Freightos’ annual survey of how the top twenty global logistics providers quote online paint a bleak picture. Last year, the average spot freight quote time was about 3 days, with a 30% spread in pricing.

recent Freightos survey across 500 small US businesses that regularly import or export, found that over half of smaller importers spend in excess of $10,000 monthly on freight, making them sizable sales targets. It takes time too; nearly half of all companies spend over two hours (or an estimated $100 of labor) managing every individual shipment. Meanwhile, most companies report that less than 75% of their shipments are fulfilled on time.

The technology experience is also lagging, with 30% of importers reporting that their freight providers are less advanced than their other service providers. Just 12% thought the opposite.

Shipment management is still largely a manual task.

Nearly 50% of all importers (47% to be exact) still use spreadsheets.

Even large importers (over 100 shipments a year) use spreadsheets in some 40% of cases. Meanwhile, despite the proliferation of web solutions, less than 10% of importers use a SaaS solution for shipment management.

Explaining The SMB Service Gap

So why is that SMB freight experience lags? Because (to date) it’s been really hard to do it at scale while still making money.

Selling to small businesses doesn’t scale

Selling to larger customers is fairly straightforward in the logistics industry. Sales teams gather a Rolodex of contacts, and wine and dine them.

But small businesses are more difficult to sell to, requiring higher touch to an unacquainted audience that doesn’t know the right questions to ask. With fewer shipments per customer, small business sales and setup can take up the same time as for large businesses, but not the same ROI.

Small businesses aren’t as sophisticated

When working with large customers, forwarders can rely on a certain degree of freight knowledge, typically working with logistics professionals on the BCO side. This sophistication is lacking in small businesses, meaning hours of education and more time required servicing their shipments.

Digital Transformation Is…Changing Everything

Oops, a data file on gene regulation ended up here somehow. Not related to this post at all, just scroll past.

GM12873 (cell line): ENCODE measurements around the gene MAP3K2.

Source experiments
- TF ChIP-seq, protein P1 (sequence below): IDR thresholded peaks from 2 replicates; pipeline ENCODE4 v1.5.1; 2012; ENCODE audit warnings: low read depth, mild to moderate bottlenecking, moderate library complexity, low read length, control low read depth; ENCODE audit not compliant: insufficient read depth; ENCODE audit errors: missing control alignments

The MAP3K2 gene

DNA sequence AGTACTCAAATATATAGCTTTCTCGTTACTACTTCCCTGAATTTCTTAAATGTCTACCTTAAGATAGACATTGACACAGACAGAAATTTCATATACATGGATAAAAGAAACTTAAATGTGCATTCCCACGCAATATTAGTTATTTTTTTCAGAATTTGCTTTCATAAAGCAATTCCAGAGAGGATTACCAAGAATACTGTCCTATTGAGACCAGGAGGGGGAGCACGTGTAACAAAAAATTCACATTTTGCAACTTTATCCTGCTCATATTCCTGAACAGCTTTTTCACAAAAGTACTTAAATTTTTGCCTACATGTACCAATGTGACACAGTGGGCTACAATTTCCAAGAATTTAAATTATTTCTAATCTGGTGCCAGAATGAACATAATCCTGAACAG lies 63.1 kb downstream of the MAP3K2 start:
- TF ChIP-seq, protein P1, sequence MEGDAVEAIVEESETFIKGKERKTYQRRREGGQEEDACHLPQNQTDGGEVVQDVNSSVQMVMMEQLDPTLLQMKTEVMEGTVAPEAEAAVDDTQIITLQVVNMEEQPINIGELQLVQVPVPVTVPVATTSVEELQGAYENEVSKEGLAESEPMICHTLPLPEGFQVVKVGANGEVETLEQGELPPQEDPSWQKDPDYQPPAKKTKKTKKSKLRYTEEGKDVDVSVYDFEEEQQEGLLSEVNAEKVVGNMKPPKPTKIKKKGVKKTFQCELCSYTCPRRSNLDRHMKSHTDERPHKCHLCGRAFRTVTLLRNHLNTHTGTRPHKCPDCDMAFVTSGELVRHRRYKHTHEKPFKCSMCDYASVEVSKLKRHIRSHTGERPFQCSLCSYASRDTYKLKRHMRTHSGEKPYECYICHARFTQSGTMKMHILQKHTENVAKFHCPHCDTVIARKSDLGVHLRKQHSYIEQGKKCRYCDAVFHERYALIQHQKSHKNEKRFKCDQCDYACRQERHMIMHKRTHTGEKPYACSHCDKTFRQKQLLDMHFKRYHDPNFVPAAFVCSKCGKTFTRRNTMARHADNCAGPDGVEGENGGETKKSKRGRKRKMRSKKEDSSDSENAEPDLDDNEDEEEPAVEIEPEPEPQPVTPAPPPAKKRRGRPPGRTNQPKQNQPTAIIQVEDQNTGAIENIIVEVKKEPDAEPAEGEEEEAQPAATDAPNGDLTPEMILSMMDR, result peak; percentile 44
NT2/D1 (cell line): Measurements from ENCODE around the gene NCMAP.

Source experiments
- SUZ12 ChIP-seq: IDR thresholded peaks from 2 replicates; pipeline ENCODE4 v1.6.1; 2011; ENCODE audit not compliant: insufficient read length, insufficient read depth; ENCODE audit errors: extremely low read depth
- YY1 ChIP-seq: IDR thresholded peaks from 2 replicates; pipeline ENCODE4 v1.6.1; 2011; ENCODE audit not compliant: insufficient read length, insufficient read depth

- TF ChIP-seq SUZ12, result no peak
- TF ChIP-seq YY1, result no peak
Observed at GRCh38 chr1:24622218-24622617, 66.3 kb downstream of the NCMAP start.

It’s no surprise that the top priority on Maersk’s digital transformation list is to:

“Build a natively digital one-stop-shop for container logistics and predominantly engage our customers through this online channel.”


The down-market opportunity is sizable and with the right technology, it can be done, representing a fundamental shift in sales behavior. This trends is echoed by a Freightos survey conducted in 2017 on the freight customer experience. According to the research, forwarders are acutely aware of the importance of the customer experience and believe that the importance of price as a deciding factor will drop as customer service improves, mostly from service automation.

The proof?

Not a month goes by where a forwarder doesn’t announce new digital services to enhance booking or visibility for customers (both K+N and Expeditors launched platforms this month already…and we’re only a week in).

Whether it’s Amazon, Alibaba, Maersk, or forwarders like Agility and DHL Global Forwarding bringing freight services online, as the small and midsize importer pie grows, expect more companies to reach out for a slice.

Eytan Buchman

CMO, Freightos Group

Eytan Buchman loves freight so much he shouts out container sizes while he walks around. He’s obsessed with marketing, data storytelling (it’s a thing!) and bakes really good cookies. He’s the Chief Marketing Officer at the Freightos Group, which runs Freightos, the world’s leading online freight marketplace, and WebCargo, the digital network connecting logistics providers with airlines and ocean liners. When he’s not thinking about pallets, he hosts the Marketers in Capes podcast, and consults to a number of startups and nonprofits. He still likes Minidisc players and has never skied. Ever.